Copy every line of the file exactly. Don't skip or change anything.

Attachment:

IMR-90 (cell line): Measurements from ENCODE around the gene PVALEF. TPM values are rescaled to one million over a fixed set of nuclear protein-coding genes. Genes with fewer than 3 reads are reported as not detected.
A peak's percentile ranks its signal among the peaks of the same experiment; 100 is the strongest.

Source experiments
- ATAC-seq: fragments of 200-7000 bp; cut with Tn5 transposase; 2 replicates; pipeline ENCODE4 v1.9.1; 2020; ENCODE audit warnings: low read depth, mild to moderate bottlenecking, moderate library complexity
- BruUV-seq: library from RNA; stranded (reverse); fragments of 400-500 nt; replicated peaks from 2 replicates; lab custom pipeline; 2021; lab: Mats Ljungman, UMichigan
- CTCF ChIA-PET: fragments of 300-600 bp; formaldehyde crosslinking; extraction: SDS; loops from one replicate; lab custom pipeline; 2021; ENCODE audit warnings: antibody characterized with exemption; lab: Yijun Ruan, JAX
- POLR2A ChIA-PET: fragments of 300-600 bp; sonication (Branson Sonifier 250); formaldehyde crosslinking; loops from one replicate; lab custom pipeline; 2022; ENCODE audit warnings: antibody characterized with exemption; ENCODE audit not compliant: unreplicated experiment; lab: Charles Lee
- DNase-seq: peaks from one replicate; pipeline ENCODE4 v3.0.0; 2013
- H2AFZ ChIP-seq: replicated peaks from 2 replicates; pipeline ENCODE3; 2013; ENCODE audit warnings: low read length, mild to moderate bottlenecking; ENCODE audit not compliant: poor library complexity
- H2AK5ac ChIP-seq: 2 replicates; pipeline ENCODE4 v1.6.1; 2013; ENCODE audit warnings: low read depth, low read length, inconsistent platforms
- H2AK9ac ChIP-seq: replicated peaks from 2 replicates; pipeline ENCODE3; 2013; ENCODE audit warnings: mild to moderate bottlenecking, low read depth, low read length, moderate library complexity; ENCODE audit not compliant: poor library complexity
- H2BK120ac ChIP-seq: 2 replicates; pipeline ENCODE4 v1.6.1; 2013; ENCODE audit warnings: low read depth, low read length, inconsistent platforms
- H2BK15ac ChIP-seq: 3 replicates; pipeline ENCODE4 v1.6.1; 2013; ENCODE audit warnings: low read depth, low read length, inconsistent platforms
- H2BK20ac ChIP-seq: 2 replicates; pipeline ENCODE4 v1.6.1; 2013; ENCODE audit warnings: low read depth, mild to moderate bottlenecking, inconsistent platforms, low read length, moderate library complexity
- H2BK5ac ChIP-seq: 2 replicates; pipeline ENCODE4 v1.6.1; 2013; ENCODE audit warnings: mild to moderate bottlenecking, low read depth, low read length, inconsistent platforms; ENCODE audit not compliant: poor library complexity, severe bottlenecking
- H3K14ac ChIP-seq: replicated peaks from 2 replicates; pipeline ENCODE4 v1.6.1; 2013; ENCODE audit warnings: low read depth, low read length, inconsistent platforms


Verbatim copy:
IMR-90 (cell line): Measurements from ENCODE around the gene PVALEF. TPM values are rescaled to one million over a fixed set of nuclear protein-coding genes. Genes with fewer than 3 reads are reported as not detected.
A peak's percentile ranks its signal among the peaks of the same experiment; 100 is the strongest.

Source experiments
- ATAC-seq: fragments of 200-7000 bp; cut with Tn5 transposase; 2 replicates; pipeline ENCODE4 v1.9.1; 2020; ENCODE audit warnings: low read depth, mild to moderate bottlenecking, moderate library complexity
- BruUV-seq: library from RNA; stranded (reverse); fragments of 400-500 nt; replicated peaks from 2 replicates; lab custom pipeline; 2021; lab: Mats Ljungman, UMichigan
- CTCF ChIA-PET: fragments of 300-600 bp; formaldehyde crosslinking; extraction: SDS; loops from one replicate; lab custom pipeline; 2021; ENCODE audit warnings: antibody characterized with exemption; lab: Yijun Ruan, JAX
- POLR2A ChIA-PET: fragments of 300-600 bp; sonication (Branson Sonifier 250); formaldehyde crosslinking; loops from one replicate; lab custom pipeline; 2022; ENCODE audit warnings: antibody characterized with exemption; ENCODE audit not compliant: unreplicated experiment; lab: Charles Lee
- DNase-seq: peaks from one replicate; pipeline ENCODE4 v3.0.0; 2013
- H2AFZ ChIP-seq: replicated peaks from 2 replicates; pipeline ENCODE3; 2013; ENCODE audit warnings: low read length, mild to moderate bottlenecking; ENCODE audit not compliant: poor library complexity
- H2AK5ac ChIP-seq: 2 replicates; pipeline ENCODE4 v1.6.1; 2013; ENCODE audit warnings: low read depth, low read length, inconsistent platforms
- H2AK9ac ChIP-seq: replicated peaks from 2 replicates; pipeline ENCODE3; 2013; ENCODE audit warnings: mild to moderate bottlenecking, low read depth, low read length, moderate library complexity; ENCODE audit not compliant: poor library complexity
- H2BK120ac ChIP-seq: 2 replicates; pipeline ENCODE4 v1.6.1; 2013; ENCODE audit warnings: low read depth, low read length, inconsistent platforms
- H2BK15ac ChIP-seq: 3 replicates; pipeline ENCODE4 v1.6.1; 2013; ENCODE audit warnings: low read depth, low read length, inconsistent platforms
- H2BK20ac ChIP-seq: 2 replicates; pipeline ENCODE4 v1.6.1; 2013; ENCODE audit warnings: low read depth, mild to moderate bottlenecking, inconsistent platforms, low read length, moderate library complexity
- H2BK5ac ChIP-seq: 2 replicates; pipeline ENCODE4 v1.6.1; 2013; ENCODE audit warnings: mild to moderate bottlenecking, low read depth, low read length, inconsistent platforms; ENCODE audit not compliant: poor library complexity, severe bottlenecking
- H3K14ac ChIP-seq: replicated peaks from 2 replicates; pipeline ENCODE4 v1.6.1; 2013; ENCODE audit warnings: low read depth, low read length, inconsistent platforms